This story was updated on Oct. 13 with an explanation of what SQE is and links to their website.
Students for Quality Education (SQE) voiced their demands for CSU campuses to defund UPD on Oct. 1.
SQE is a a statewide student organization with chapters on 22 out of 23 CSU campuses that advocates for a high quality, equitable CSU education. Their plan would reallocate funding towards student and faculty resources and would replace the basic duties of campus police officers with community-based programs.
SQE proposes setting up a student and faculty run program for the emergency blue lights located around campus. SQE also calls for a committee to oversee where money and resources go as they are reallocated and for removing funding for firearms on campus.
CSU Chancellor-select Joseph I. Castro said he hasn’t seen SQE’s demands but that universities need police.
“I have not seen the specific demands so I can’t comment on that. We need to have public safety officers in order to protect our facilities and the people that are here,” Castro told The Cougar Chronicle in a press conference.
“Some campuses are not occupied by large numbers of people [amidst COVID-19] but that can also be a time where others who might want to do bad things can take advantage of that opportunity. I do believe we need to fund our public safety officers,” Castro said.
According to Chief Communications Officer Margaret Chantung, the budget for CSUSM UPD for fiscal year 2020-21 is $3,866,185, a slight decrease from last year’s budget of $3,909,562.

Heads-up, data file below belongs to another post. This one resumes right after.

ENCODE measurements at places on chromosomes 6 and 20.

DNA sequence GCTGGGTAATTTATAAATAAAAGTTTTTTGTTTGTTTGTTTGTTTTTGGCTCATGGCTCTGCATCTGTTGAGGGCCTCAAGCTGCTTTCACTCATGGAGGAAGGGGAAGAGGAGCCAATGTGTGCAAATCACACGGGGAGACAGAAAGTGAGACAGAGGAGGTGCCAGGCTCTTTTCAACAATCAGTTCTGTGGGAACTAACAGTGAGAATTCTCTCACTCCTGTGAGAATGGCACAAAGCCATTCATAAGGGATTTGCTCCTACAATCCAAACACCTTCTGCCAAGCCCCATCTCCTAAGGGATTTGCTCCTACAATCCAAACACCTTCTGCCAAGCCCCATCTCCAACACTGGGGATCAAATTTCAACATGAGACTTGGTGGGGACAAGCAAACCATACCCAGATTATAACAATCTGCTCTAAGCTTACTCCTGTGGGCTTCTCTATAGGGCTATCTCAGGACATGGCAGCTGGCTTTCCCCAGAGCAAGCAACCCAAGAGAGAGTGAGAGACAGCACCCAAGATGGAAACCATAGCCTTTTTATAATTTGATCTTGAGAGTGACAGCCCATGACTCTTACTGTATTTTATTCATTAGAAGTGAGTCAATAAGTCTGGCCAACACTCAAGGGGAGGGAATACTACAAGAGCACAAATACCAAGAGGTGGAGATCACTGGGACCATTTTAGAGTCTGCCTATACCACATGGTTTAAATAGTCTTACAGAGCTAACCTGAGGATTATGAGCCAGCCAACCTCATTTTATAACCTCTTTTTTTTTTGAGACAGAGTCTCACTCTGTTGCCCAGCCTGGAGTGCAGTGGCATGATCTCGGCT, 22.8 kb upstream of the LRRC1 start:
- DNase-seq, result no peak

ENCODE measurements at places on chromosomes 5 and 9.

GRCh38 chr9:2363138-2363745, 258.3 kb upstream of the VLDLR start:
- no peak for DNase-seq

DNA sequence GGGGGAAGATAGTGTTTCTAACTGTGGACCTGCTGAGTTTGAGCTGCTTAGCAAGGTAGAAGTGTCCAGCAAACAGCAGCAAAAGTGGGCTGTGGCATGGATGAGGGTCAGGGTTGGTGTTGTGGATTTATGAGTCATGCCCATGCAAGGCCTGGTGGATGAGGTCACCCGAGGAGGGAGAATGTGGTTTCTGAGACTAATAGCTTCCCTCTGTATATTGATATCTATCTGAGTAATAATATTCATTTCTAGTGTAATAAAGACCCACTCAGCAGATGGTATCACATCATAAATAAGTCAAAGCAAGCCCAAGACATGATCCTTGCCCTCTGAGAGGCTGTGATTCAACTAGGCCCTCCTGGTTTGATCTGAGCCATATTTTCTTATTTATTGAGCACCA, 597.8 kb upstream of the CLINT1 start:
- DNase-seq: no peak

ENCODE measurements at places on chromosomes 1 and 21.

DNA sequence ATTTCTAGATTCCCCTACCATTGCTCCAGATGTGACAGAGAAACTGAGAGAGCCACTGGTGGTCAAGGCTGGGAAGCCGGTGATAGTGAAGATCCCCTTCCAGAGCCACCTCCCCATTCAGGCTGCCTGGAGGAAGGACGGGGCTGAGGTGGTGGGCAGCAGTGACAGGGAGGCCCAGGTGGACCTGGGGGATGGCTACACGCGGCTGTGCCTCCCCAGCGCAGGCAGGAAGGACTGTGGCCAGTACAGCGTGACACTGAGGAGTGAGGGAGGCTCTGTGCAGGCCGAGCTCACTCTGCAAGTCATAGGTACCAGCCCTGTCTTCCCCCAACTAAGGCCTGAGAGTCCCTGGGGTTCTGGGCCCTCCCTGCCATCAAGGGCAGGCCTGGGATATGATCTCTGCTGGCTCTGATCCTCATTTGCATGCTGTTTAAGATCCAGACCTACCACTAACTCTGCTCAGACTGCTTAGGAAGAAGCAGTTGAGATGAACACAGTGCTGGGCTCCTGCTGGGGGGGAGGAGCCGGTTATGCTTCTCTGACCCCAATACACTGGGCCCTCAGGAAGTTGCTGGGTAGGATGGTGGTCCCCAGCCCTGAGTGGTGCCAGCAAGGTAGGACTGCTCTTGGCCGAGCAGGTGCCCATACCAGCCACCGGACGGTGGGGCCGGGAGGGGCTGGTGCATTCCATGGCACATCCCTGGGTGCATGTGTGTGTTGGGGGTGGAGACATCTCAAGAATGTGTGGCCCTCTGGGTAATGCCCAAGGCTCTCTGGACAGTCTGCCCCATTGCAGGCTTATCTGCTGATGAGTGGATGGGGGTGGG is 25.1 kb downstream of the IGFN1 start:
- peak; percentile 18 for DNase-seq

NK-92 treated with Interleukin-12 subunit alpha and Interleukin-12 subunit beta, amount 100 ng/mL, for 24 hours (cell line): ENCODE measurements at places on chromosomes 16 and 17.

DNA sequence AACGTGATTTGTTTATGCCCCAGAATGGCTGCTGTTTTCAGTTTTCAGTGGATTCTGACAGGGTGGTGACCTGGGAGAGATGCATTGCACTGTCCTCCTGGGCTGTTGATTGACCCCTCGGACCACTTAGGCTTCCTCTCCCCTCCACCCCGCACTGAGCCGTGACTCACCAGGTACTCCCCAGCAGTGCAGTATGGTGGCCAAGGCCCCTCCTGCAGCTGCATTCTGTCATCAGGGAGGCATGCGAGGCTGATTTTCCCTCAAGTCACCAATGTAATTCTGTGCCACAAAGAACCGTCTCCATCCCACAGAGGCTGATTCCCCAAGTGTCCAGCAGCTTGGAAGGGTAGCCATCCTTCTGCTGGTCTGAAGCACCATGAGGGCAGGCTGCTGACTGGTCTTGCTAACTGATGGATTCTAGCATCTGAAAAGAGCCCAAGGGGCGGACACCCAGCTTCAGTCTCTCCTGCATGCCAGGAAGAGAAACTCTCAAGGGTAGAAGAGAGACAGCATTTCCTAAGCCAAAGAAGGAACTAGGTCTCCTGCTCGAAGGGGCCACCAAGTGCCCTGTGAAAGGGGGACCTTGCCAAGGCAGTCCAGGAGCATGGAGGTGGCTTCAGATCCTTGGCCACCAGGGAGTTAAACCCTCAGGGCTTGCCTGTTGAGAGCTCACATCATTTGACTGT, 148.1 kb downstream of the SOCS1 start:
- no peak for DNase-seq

Chantung told The Cougar Chronicle in an email that CSUSM will not disband UPD but is looking into its policing.
“… [UPD] serve[s] the university with a community-policing model and commitment to maintaining a safe environment for students, staff and faculty,” wrote Chantung.
“CSUSM recognizes that some may be uncomfortable with police while others, in light of school shootings and other campus crimes nationally, feel more secure. While not everyone may agree, the university police department strives to understand the needs of our diverse community and holds officers to the highest standards,” wrote Chantung.
In August, CSUSM implemented a UPD Community Engagement group and a Task Force on Innovative Policing and is taking steps towards creating a Psychiatric Emergency Response Team.
Five student organizations accused UPD of malpractice for an alleged misuse of force on a student in 2019. According to the organizations’ allegations, the student was forcibly removed from campus, labeled as a 5150 or “danger to themselves or others,” taken to the hospital and released shortly after with a $13,296 bill.
However, the university disputed this version of events, saying, “The referenced incident involved a student who was visibly bleeding during class from an off-campus injury and the efforts of UPD officers, campus employees and paramedics to get him transported to the hospital as soon as possible so he could be medically assessed and treated.”
Faith Garcia, an intern with the SQE CSUSM chapter and a senior political science major and women’s studies and sociology minor, said that a campus without UPD would allow resources and mutual aid to be handled by stakeholders of CSUs, students and faculty.